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Is Sober Living After Rehab Mandatory?

by | Last updated Dec 30, 2020 at 1:48PM | Published on Oct 30, 2020 | Sober Living

Sober Living After Rehab

Every addict knows that rehab is just the beginning of the lifelong journey of recovery. However, after completing treatment, many have to choose where to go next. Part of that decision is choosing between sober living after rehab or returning home. Overall, the answer is simple, while deciding where to go after rehab can be a challenging decision, mainly when their situation back home is less than ideal. 

If you or a loved one is stuck in this dilemma, here are some things to consider when choosing where to go after rehab. 

What is Sober Living?

A sober living house or a halfway house are substance-free homes with a group-living environment that hosts people recovering from drugs and alcohol. Residents are all going through a similar process, and the staff creates a sense of structure. Unlike rehab, people are free to come and go as they please, but there are still some ground rules in place. 

Choosing Between Sober Living After Rehab and Returning Home

After rehab, many people feel the urge to go back home. However, sometimes things might not be the best idea for most cases. There are both pros and cons of choosing to return home versus moving to a sober living facility instead. It’s up to the recovering addict to choose the path they feel better fits their recovery journey. 

Reasons for Going Home After Rehab

Benefits of Going Home

Going home after rehab is a common choice for many, especially those with a close family. Those who left beloved pets behind, spouses, and kids are eager to go back home. Financial concerns are also another reason why people choose to go home. This means they might try to go back to work and save the expenses to continue paying for a rehab facility. 

Unfortunately, there are also some downsides to returning home after rehab. Sometimes family members don’t have the tools to promote sobriety. Without relapse prevention education they might cause more harm than good. Therefore, sometimes returning home can jeopardize someone’s recovery journey as the added stress can lead to relapse. 

Reasons to Choose Going Home After Rehab:

  • Reuniting with family and friends
  • Financial concerns
  • Going back to work or school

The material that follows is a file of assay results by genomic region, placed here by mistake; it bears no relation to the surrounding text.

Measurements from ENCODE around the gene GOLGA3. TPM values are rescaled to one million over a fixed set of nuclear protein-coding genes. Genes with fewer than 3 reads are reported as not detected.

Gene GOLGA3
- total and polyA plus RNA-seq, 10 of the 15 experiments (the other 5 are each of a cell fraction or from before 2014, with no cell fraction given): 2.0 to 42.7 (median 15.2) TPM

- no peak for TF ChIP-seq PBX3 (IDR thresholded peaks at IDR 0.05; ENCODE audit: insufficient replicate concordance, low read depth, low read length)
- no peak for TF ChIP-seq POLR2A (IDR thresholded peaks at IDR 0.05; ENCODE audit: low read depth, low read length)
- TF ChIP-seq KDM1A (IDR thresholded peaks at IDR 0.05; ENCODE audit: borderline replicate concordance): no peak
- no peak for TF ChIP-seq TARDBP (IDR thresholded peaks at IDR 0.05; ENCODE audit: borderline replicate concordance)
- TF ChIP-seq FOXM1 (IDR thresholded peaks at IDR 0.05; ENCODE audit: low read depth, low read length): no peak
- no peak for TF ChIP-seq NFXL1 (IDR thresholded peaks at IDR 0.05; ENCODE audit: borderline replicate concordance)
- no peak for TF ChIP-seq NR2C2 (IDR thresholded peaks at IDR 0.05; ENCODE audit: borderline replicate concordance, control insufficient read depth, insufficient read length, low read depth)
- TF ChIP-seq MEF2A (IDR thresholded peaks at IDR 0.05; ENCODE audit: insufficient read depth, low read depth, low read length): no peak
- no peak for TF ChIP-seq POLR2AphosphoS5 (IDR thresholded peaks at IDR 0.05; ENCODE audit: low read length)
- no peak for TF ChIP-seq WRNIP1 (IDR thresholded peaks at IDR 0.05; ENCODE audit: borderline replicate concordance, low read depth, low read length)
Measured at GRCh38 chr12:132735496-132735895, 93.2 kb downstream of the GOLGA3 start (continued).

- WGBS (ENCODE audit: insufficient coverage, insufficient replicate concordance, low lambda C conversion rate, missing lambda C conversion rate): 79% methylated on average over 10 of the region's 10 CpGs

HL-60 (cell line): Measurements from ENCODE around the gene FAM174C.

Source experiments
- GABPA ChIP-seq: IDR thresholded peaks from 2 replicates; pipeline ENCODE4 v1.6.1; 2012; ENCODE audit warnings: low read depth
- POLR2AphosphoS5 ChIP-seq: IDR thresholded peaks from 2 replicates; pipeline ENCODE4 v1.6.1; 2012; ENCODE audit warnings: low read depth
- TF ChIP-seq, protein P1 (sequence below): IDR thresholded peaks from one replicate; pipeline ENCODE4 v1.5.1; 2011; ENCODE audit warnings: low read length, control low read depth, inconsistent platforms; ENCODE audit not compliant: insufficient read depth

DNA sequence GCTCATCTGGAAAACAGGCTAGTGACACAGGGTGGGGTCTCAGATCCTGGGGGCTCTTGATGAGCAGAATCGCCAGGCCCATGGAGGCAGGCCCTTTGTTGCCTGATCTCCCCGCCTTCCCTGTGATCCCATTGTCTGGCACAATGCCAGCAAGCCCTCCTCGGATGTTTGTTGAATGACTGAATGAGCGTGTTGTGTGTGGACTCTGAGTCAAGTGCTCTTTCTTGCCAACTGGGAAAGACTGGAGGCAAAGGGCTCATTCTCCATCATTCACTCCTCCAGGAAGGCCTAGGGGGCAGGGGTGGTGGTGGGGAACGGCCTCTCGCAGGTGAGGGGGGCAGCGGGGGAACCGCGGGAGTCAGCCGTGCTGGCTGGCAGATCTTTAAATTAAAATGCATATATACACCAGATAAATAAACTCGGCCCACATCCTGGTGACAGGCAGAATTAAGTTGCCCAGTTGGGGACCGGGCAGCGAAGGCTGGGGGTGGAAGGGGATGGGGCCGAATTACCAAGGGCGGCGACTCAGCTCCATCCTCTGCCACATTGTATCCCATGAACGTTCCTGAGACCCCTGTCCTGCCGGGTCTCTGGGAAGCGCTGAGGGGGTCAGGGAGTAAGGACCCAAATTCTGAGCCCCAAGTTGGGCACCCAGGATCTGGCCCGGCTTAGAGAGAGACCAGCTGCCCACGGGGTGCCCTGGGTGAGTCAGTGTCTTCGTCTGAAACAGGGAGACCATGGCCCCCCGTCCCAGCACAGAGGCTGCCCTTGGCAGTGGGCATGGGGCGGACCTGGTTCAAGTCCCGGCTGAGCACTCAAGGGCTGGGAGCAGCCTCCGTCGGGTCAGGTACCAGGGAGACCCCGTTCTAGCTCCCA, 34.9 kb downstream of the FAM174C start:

• Family is supportive and participated throughout the recovery process
  • Relapse prevention measurements are in place
Reasons for Choosing Sober Living  After Rehab

Benefits of Sober Living

On the other hand, sober living is almost an extension of rehab with a more flexible structure. Sober houses hold residents accountable for their actions, which can be huge for those in early recovery. They also offer recovery support since other residents are going through the same journey. This is incredibly helpful for those without a support system back home. 

Although sober living is more flexible, residents are still asked to follow house rules. Rules like attending resident meetings, working on interpersonal skills, and following a structure that helps promote sobriety. 

When going back home involves being exposed to constant triggers or returning to a toxic environment, sober living can be the best option. Although it isn’t a mandatory step of recovery, most therapists recommend that patients go through this transition. These less structured living facilities provide a safe and controlled environment that slowly helps people integrate back into society and provides them with the tools they need to do so safely.

Reasons to Choose Sober Living After Rehab:

  • Not having a healthy support system back home
  • Living near a toxic environment that promotes drug and alcohol
  • Not feeling ready to continue sober without support and guidance
  • Needing a space that fosters accountability and support
  • Needing help with interpersonal and life skills development to reintegrate into society
Benefits of Sober Living  After Rehab

What Researchers Say About Sober Living Homes

Overall, both therapists and researchers advocate for choosing sober living homes after leaving rehab. Although everyone’s recovery journey is unique, sober living seems to promote long-term recovery. Various studies have looked at the difference sober living homes can make in the early days of recovery to prevent relapse. Here are some of those findings:

  • A study included in the Journal of Psychoactive Drugs showed that sober living homes increased the likelihood of recovering addicts to maintain their sobriety with few or no relapses.
  • In general, sober living residents have lower arrest rates, fewer substance abuse problems, higher employment rates, and more stable housing arrangements. 
  •  Another study in the Journal of Substance Abuse Treatment found that those in sober living programs had lower scores on personality disorder tests and improved their mental health, including lower symptoms of depression and anxiety.
  • A study by Johns Hopkins University School of Medicine showed that addiction recovery patients who lived in a sober living home were ten times more likely to avoid relapse.